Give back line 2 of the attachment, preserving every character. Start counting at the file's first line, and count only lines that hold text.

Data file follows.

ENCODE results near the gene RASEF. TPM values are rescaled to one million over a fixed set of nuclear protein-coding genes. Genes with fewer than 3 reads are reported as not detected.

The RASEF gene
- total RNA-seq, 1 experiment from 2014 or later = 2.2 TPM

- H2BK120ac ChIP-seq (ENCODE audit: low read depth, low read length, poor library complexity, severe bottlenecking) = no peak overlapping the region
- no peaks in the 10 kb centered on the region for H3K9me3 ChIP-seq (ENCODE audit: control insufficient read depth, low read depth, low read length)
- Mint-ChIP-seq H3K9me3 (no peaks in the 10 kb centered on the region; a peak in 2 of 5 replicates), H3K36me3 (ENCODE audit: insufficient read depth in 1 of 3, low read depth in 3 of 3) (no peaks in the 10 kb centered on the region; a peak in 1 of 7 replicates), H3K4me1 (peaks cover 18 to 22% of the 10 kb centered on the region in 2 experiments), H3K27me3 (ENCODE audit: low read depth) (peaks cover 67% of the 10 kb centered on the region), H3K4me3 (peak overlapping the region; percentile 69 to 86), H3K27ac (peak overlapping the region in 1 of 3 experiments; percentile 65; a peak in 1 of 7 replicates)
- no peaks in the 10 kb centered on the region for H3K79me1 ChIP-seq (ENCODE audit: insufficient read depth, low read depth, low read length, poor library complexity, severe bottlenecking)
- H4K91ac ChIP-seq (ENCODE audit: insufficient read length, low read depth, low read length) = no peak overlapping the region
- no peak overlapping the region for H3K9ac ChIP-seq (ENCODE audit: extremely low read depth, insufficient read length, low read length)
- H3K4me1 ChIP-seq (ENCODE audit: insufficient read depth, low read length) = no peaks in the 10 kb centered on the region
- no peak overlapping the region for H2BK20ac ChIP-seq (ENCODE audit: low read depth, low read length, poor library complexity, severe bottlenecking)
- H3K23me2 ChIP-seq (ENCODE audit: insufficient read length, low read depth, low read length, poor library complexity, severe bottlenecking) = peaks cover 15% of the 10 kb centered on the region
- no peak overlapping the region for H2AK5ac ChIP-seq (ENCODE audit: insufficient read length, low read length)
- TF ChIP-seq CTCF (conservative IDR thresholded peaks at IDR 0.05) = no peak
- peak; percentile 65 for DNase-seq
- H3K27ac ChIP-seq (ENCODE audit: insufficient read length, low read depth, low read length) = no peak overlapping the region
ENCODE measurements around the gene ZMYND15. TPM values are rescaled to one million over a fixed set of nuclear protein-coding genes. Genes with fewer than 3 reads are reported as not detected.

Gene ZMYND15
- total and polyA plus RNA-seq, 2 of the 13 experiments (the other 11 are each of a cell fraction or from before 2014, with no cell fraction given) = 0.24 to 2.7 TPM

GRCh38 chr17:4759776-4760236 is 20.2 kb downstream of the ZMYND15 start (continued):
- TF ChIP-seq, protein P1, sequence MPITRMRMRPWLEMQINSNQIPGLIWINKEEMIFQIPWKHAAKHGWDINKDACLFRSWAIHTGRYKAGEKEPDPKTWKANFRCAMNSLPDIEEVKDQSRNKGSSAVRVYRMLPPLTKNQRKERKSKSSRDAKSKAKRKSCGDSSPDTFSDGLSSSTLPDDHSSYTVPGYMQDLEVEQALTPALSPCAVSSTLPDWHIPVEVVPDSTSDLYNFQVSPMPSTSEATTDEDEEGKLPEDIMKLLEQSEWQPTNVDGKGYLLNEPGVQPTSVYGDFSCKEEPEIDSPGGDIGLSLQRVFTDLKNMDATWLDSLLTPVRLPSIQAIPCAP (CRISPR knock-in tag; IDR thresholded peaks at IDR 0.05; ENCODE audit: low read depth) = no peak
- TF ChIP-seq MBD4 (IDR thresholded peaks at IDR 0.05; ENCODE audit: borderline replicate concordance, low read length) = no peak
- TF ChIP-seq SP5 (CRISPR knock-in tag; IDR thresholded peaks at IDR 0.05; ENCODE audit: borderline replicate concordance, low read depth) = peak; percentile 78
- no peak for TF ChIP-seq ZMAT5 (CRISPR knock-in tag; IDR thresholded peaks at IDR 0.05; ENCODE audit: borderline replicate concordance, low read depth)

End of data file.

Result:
The RASEF gene